I suppose I should have told someone at Asheville Transit sooner about my results. But then, I was just a data-entry clerk at the time, and my analytical thoughts seemed pretty irrelevent in the grand scheme of things.

Unfortunately I cannot find a copy of the maps or analysis that I turned in as my final project. This is what the Asheville Transit project looked like in its initial stages, before I finished the transit layer and added the buffers:


Tuesday, September 9, 2008

No Subject

well, I only got one dot when i attempted to add the x,y data. even though there were tons in the attribute table. does not make sense. nonetheless, my map is beginning to look sorta awesome.

The top picture is zoomed out to buncombe county. the lower one was at what arcmap claimed was "100%" therefore, i assume it best represents the scale that would show in my printed out version.

well, it's a work in progress anyway. light blue is asheville transit routes. purple is bike routes. red is highways.

Wednesday, September 3, 2008

LEAF, font advice

Here is my belated LEAF map. I know, it's ugly. I ran out of time to make it less so.

Re: Our lecture on fonts yesterday, if anyone wants advice on fonts, I do carry a lot of them around in my head. Have spent last 4 months trying to figure out what is a good font for a construction business? an ice cream parlor? a Mexican restaurant? a real estate business? a cattle auction business? a political party?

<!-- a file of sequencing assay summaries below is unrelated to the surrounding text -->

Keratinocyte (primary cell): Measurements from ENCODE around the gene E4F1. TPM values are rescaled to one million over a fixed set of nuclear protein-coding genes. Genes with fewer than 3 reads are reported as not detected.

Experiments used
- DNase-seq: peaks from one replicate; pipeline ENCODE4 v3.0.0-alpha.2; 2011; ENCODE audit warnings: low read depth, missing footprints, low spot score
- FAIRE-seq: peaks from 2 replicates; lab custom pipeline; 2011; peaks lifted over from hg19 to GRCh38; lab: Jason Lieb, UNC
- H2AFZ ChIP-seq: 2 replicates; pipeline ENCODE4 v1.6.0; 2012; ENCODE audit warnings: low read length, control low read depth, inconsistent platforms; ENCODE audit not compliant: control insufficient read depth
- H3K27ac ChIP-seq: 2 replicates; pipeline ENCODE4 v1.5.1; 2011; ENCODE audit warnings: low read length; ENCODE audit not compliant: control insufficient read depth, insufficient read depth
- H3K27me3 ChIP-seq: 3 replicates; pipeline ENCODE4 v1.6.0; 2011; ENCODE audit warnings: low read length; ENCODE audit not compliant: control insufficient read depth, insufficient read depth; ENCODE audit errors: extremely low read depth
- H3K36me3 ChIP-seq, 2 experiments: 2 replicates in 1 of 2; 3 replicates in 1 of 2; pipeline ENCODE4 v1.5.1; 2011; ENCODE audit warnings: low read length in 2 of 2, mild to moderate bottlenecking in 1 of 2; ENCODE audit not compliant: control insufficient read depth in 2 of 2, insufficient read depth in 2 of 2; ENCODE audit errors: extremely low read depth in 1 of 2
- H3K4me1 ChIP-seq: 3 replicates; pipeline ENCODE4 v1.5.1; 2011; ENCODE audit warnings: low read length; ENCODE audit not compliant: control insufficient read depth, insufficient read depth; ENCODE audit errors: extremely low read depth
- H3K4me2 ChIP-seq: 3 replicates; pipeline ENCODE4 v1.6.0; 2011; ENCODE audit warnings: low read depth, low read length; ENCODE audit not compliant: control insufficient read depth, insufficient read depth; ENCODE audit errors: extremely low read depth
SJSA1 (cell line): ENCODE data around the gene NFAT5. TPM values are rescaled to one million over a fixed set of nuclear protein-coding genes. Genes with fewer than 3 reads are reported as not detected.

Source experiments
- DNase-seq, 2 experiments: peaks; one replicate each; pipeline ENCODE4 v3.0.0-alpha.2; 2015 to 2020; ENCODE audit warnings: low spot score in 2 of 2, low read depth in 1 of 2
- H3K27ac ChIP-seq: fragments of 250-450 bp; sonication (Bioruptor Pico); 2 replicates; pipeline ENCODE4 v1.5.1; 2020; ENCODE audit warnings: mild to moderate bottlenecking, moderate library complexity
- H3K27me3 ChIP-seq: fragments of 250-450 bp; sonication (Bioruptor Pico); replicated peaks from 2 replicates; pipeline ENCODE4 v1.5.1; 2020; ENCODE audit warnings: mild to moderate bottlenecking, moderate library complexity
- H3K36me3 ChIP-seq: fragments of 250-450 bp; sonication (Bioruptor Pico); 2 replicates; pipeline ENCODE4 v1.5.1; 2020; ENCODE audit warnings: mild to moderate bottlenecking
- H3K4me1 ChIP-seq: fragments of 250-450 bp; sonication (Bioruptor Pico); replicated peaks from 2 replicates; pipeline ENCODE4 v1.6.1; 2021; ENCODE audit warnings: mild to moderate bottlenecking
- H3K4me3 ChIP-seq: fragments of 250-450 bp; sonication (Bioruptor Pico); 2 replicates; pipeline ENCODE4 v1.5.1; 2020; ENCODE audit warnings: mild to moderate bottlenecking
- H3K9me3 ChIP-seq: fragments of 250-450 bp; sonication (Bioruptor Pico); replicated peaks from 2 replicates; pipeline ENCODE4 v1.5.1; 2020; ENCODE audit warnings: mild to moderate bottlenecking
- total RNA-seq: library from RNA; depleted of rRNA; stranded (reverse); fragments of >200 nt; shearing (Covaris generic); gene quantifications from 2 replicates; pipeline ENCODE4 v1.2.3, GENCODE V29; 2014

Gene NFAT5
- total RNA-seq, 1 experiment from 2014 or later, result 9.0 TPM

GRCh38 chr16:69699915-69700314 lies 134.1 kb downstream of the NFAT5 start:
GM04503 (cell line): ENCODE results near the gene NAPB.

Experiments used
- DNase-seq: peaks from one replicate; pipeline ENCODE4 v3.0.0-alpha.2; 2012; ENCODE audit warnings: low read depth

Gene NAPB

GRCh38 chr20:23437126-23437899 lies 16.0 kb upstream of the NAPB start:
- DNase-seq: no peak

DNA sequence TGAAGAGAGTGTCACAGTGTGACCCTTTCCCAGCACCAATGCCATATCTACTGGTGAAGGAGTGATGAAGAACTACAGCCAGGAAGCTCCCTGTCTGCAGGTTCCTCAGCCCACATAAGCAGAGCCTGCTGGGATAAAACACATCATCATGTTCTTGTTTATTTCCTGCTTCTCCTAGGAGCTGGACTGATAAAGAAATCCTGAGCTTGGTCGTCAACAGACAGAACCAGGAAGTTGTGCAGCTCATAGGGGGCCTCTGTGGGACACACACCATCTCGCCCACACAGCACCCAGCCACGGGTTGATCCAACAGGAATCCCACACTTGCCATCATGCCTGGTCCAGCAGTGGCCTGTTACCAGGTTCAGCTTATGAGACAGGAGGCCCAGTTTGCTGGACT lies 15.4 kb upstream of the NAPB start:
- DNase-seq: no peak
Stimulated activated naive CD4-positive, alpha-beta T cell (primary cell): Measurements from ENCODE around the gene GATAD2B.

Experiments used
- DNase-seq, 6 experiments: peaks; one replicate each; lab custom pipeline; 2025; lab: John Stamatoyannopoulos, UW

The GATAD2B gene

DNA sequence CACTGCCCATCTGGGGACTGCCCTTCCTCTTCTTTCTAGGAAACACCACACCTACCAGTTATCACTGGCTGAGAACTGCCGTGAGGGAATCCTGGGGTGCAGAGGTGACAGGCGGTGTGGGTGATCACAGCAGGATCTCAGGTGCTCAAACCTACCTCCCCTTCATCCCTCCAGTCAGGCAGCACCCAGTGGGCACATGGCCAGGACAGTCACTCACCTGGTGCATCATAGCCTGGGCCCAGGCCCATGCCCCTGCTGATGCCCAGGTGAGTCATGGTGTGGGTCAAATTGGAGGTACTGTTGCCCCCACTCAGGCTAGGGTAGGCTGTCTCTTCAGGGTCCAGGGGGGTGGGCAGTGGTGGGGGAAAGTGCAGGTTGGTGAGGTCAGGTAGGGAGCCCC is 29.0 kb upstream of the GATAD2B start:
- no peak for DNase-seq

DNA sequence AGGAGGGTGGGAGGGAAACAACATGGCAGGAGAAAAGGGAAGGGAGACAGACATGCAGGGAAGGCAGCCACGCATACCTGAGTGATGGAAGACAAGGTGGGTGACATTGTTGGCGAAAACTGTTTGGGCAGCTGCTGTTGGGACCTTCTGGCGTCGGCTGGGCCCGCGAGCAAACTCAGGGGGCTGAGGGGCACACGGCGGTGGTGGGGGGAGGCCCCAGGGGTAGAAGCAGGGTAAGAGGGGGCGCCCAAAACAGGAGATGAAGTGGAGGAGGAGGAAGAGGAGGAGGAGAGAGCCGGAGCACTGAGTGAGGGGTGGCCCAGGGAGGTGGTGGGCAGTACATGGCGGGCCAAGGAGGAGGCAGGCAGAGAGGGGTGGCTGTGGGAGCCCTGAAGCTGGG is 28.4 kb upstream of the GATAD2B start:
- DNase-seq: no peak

When I first started, I was totally intimidated by fonts, but if you use them, you'll learn them, and you'll learn what works and what doesn't work and messes up when you try to pdf it.

Just skimming off the top of my head, maybe not really very applicable to cartography, some nifty fonts:

delta hey max nine and zorba are two of my personal favorites. These are funky, playful fonts you don't get to use very often.

for a more professional looking font but still one that is artistic looking, I generally go for Californian FB.

for a solid, '90s feel, I go with one of the versions of Futura -- I forget which it is I'm thinking of.

A totally macho, plumbing and power tools and heavy equipment kind of font is Impact.

a classical neoGreek-looking kind of font is Papyrus.

There are a lot of loopy, pretty fonts meant to look cursive-inspired. You can find many of these by going through and trying fonts with French-sounding names. My personal favorite of these though is Marigold. But you have to have pretty large text for it to be properly legible. Another pretty one to sometimes experiment with is Centaur.

Of course, most of the time, (and especially with cartography as opposed to ad design) you are looking for a quieter more toned down font, something that looks professional but doesn't yell it. I don't remember the names of these as well, and there are tons of them. Gill Sans is what you use when you want something like Arial that isn't Arial. Blue Highway is one that is playful but in a quiet kind of way. Bookman and the Berhards and Bernhards are some that are similar to Times New Roman, but aren't Times New Roman, and they can be very attractive. Courier is a typewriter kind of looking font. Palatino and Garamond are nice.

The main thing with fonts is to just be patient. You can picture the font you want in your head. Something which fits your criteria is out there. There are tons of them. You just have to be willing to go through and find it.

Monday, September 1, 2008